3 In the early 20th century, there was a big debate about whether or not the Milky Way galaxy constituted the entire universe. Shapley argued that the spiral nebulae were part of the Milky Way. Edwin Hubble, in 1925, discovered Cepheid variables in the Andromeda spiral, M31, and was able to determine its distance as 800 kpc, well outside of the Milky Way galaxy. This proved that M31 was a separate galaxy similar to ours. 25 The great Andromeda galaxy M31 at 800 kpc 26 disk is ~ 500 pc thick A sample of the distribution of globular Artist s conception of the Milky Way galaxy showing the main populations of stellar objects. clusters in the Milky Way galaxy Stellar Populations Stars can be assigned to different stellar populations, according to the metal abundances (Z values) of elements seen in stellar atmospheres. Population I (young) stars: Z > 0.01 (metal-rich)` Population II (old) stars: Z < (metal-deficient) Disk Population (old) stars: intermediate between I and II Populatons, closer to the galactic plane. Recall that Z is the fractional part of the composition for elements heavier than helium. 29 Open cluster relatively new stars, a few hundred to a few thousand, in a loose association, all formed around the same time. Pop I stars. Some of the stars are massive. Globular cluster extremely compact, spherically symmetric, 30 pc diameter balls of up to a million old stars, none of them massive. Pop II stars. All formed around the same time. Disk Population Metallicity increases closer to the disk. Both Pop II and disk population stars are very old. 30 3

4 Spiral Structure of the Milky Way Galaxy The spiral arms are visible because O and B stars are formed there, along with open clusters. Emission nebulae glow due to the uv radiation from the hot stars. Artist s rendition of the Milky Way galaxy showing the approximate position of our Sun in the disk. The halo is not displayed in this view. 31 Spiral arms are regions of higher density gas and dust, called spiral density waves. The compression of this gas triggers the formation of new stars. 32 NGC 4603 spiral galaxy Distance: 100 million lightyears or ~30 Mpc Similar to the Milky Way galaxy 33 Southern pinwheel galaxy. Spiral galaxy M83 at a distance of ~4.5 Mpc Similar to our own Milky Way galaxy. 34 More on the galactic bulge The bulge is not simply an extension of the disk, but a separate component of the galaxy. The number of stars in the bulge is ~10 billion. The gas density at the center of the bulge is high and there is much star formation activity there. Some heavier elements are detected there which means there have been Type II supernovae that have distributed these elements. 35 More on the galactic halo In the roughly spherical (40 kpc diameter) there are about 150 globular clusters and many single high velocity stars with orbits that are different than the disk. The ages of the globular clusters range from 11 to 13 billion years. There is very little gas and practically no dust in the halo, and few elements heavier than helium. Pop II. There are no young hot stars and no star formation. 36 4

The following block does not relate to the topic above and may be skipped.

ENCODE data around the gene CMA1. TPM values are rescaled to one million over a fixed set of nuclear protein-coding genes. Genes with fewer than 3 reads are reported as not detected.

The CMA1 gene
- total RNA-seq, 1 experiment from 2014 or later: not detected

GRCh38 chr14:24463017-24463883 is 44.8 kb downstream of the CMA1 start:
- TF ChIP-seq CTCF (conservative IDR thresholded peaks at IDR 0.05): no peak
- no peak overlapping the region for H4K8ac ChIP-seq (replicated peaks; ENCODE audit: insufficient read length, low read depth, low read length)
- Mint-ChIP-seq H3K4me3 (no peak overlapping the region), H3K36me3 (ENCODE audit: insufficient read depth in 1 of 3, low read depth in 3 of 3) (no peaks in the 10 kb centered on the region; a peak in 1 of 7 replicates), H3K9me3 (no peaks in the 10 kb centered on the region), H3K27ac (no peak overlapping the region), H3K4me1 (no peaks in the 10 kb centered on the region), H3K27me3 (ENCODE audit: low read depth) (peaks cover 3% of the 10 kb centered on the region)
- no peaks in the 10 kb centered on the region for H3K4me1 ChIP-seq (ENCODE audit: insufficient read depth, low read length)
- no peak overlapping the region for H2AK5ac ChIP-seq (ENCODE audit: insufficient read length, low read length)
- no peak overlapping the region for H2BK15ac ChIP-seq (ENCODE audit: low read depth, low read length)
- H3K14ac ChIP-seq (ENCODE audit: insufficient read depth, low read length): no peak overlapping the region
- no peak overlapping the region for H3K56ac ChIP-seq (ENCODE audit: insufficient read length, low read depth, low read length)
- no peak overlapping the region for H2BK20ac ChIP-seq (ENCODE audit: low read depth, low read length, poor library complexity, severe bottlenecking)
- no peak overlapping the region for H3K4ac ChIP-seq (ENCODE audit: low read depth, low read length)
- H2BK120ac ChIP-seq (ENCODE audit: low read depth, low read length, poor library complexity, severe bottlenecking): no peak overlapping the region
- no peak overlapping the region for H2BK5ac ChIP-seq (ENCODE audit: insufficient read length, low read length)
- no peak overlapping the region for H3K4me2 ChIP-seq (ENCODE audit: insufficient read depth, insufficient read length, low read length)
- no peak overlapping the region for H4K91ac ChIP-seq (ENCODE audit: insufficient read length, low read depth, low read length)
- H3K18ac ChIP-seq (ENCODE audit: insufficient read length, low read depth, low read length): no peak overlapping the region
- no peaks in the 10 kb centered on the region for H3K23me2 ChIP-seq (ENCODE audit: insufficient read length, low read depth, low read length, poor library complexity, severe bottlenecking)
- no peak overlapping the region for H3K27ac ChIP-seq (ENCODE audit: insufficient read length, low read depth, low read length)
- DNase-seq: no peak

5 More on the galactic disk The gas and dust in the disk is found primarily in the spiral arms. Most of the massive, hot stars are being formed in the spiral arms. Stars in the disk tend to be Population I stars, which are young and have some heavier elements (i.e., higher metal abundance). 37 Spiral arms must not be tied to the material of the disk because the disk rotates and would wind up the spirals in a few million years and they would disappear. 38 How star formation propagates in the spiral arms. Spiral density waves in the gas and dust of the disk cause new stars to form there North Pole (NGP) star Angle between the galactic equator and the celestial equator is 62.6 o Rotation of galaxy Sun Lat Long center equator around disk Coordinates (Local Standard of Rest) 41 Coordinates (Local Standard of Rest) 42 5

6 Some facts about the Milky Way galaxy North Pole (NGP) Rotation of galaxy It consists of over 100 billion stars. Sun Long center (0,0,0) Lat star Diameter is ~120,000 light-years ( ~40 kpc). equator around disk Thickness of the spiral disk is about 500 pc. Coordinates (galactocentric system) 43 The central bulge is about 4 kpc thick. 44 Central portion of the Milky Way galaxy The spiral arms contain new stars, open clusters, and much gas and dust. The galaxy is surrounded by a large halo of old individual stars and globular clusters. The halo is about 80 kpc in diameter. At the center, we have the nucleus of the galaxy The galactic center

7 Infrared image Artist s rendition of Sagittarius A at the center of our galaxy, based on actual data Sagittarius A overview Sgr A is a supermassive black hole at the center of the Milky Way galaxy. Mass is about 4 million solar masses. Size is smaller than the Earth s orbit around the Sun (i.e., R s is less than 1 AU). It rotates once every 11 minutes. 51 7